2008 General Election
In 2007, GS&P produced a series of posters that criticized the events that occurred and the individuals involved during President George W. Bush’s tenure. In detailing these posters, Rich Silverstein proclaimed, “Haven’t we had enough? Democrats ‘08.”
In 2008, GS&P produced an advertisement for Progressive Future supporting Barack Obama’s presidential campaign. The agency’s staff also created a series of web advertisements attacking Republican presidential candidate John McCain.   Other advertisements in the series attacked Karl Rove and implied that they wanted to “gag” Republican vice presidential candidate Sarah Palin.  
2012 General Election
In 2012, GS&P produced a highly controversial advertisement attacking Republican presidential candidate Mitt Romney. The used children singing a song to blame their parents for creating a nightmarish future by voting for Romney.
2016 General Election
In 2016, Hillary Clinton hired GS&P to create some of her campaign materials. Conversely, the agency was “all in against” Republican Presidential candidate Donald Trump and created a number of advertisements attacking him. Goodby and Silverstein created another advertisement that criticized candidate Donald Trump’s antics noting that the president is not an entertainer or a clown. In their explanation of that advertisement Jeffrey Goodby said, that Donald Trump “should not and cannot” be president of the United States. GS&P also created a “personalized anti-Trump advertisement generator” which encouraged people to refuse to vote for Trump and to make their sentiments known.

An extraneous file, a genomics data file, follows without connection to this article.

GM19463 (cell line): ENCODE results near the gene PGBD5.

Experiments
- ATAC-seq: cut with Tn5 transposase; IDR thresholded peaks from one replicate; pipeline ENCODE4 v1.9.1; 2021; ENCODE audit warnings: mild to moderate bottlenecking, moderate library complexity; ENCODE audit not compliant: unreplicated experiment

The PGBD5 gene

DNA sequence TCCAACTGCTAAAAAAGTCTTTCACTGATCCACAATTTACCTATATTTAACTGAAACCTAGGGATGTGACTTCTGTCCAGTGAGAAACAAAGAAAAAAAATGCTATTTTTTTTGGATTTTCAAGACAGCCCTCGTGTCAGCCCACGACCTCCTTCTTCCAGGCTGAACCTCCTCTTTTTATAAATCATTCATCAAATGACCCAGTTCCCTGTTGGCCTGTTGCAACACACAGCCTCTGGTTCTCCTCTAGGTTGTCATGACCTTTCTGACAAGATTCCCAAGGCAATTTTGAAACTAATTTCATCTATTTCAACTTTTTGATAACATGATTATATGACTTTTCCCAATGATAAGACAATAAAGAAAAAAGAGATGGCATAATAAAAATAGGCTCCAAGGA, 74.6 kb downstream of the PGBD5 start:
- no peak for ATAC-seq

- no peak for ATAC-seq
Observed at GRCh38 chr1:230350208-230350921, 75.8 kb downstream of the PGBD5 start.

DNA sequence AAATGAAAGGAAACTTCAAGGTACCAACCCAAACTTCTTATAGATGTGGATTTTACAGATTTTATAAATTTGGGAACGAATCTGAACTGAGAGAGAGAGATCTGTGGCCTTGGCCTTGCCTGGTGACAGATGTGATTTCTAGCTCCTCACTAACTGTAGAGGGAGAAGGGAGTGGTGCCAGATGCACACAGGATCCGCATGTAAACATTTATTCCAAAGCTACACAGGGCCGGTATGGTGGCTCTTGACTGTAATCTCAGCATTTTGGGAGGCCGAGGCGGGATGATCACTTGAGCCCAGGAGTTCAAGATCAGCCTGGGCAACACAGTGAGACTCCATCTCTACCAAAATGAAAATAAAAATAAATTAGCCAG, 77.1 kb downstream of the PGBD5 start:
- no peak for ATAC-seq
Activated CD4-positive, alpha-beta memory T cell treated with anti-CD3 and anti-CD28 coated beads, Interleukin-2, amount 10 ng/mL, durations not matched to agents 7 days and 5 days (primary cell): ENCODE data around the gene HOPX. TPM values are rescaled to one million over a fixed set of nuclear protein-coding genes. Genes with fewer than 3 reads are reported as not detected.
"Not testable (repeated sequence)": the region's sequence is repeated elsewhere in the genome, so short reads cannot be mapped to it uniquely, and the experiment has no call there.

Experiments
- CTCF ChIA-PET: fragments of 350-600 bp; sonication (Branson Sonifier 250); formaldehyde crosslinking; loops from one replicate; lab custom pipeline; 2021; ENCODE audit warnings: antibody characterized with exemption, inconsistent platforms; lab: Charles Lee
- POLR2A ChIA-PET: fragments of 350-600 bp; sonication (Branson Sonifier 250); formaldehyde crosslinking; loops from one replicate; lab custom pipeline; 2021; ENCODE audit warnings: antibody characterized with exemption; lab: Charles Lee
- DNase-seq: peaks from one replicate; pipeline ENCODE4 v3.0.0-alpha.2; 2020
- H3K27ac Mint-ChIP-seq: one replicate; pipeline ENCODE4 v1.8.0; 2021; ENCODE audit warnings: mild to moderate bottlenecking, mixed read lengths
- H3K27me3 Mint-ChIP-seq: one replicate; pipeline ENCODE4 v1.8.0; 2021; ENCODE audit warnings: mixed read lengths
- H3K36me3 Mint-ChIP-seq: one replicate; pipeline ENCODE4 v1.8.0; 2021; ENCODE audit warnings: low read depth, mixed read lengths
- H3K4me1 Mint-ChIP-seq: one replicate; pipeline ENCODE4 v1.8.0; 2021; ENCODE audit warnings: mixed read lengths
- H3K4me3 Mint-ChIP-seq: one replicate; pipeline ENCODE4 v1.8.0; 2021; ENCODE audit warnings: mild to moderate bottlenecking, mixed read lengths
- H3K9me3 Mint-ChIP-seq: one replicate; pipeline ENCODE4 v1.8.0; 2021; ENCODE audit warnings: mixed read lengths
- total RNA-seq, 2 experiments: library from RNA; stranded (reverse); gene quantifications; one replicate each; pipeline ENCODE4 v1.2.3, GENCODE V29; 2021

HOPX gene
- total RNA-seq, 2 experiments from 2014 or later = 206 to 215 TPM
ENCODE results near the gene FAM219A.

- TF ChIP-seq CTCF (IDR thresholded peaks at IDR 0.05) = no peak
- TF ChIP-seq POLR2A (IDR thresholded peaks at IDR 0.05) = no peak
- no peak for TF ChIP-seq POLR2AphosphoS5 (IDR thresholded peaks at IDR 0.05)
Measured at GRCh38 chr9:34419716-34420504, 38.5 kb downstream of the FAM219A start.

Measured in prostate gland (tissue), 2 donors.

From 2014 through 2016, GS&P partnered with liberal youth voter engagement group Rock the Vote for the #CareLikeCrazy campaign, which used advertisements detailing extremist far-right statements mixed with other extremist negative sentiments to urge young people towards voting. In one advertisement a man listed off a combination of both misogynistic views and negative sentiments towards liberal feminist viewpoints equating the two sentiments as a means to inspire feminists to vote. Other GS&P-produced #CareLikeCrazy advertisements mocked people opposed to environmentalism, supporters of the military, opponents of taxpayer-funded college tuition, and voters who support protections against voter fraud.
In 2017, GS&P in partnership with professional skier Julian Carr, ran the #AirMyGlobalWarmingAdvertisement Kickstarter campaign, which sought $5.5 million in crowd-funding so that the company could air an advertisement during the 2018 Super Bowl touting environmentalist climate change policies and opposing domestic energy production. The advertisement teaser also implicitly criticized President Trump’s decision to opt out of the Paris Accords environmentalist treaty. The campaign failed in its supposed objective, raising a mere $53,000 in pledges—two orders of magnitude fewer than it needed.
In 2018 GS&P’s chief creative officer, Margaret Johnson, was chosen to lead the review and optimization of the Advertisement Council’s 40 national public service campaigns.
Through its Do Good platform, GS&P has created a number of social advocacy campaigns that generate social media interest. Many of these campaigns have been run in coordination with the Advertisement Council. GS&P created the “Unacceptable Acceptance Letters” campaign, which welcomed high school students to college with letters telling that the odds suggested they might be raped while at school. Johnson was also involved in the controversial—a Variety writer called it “a loaded piece of agitprop”—campus sexual assault film The Hunting Ground, which was distributed by a company controlled by alleged sexual predator Harvey Weinstein.
In 2016, GS&P also created a “provocative film” where a high-end supermarket increased the price of every item by 500% to sensationalize life on low wages. In 2017, the agency created television, radio, print, and digital advertisements seeking for the #IAmWitness campaign to prevent cyber bullying. The agency also created the Doritos Rainbows campaign, which supported the It Gets Better Project.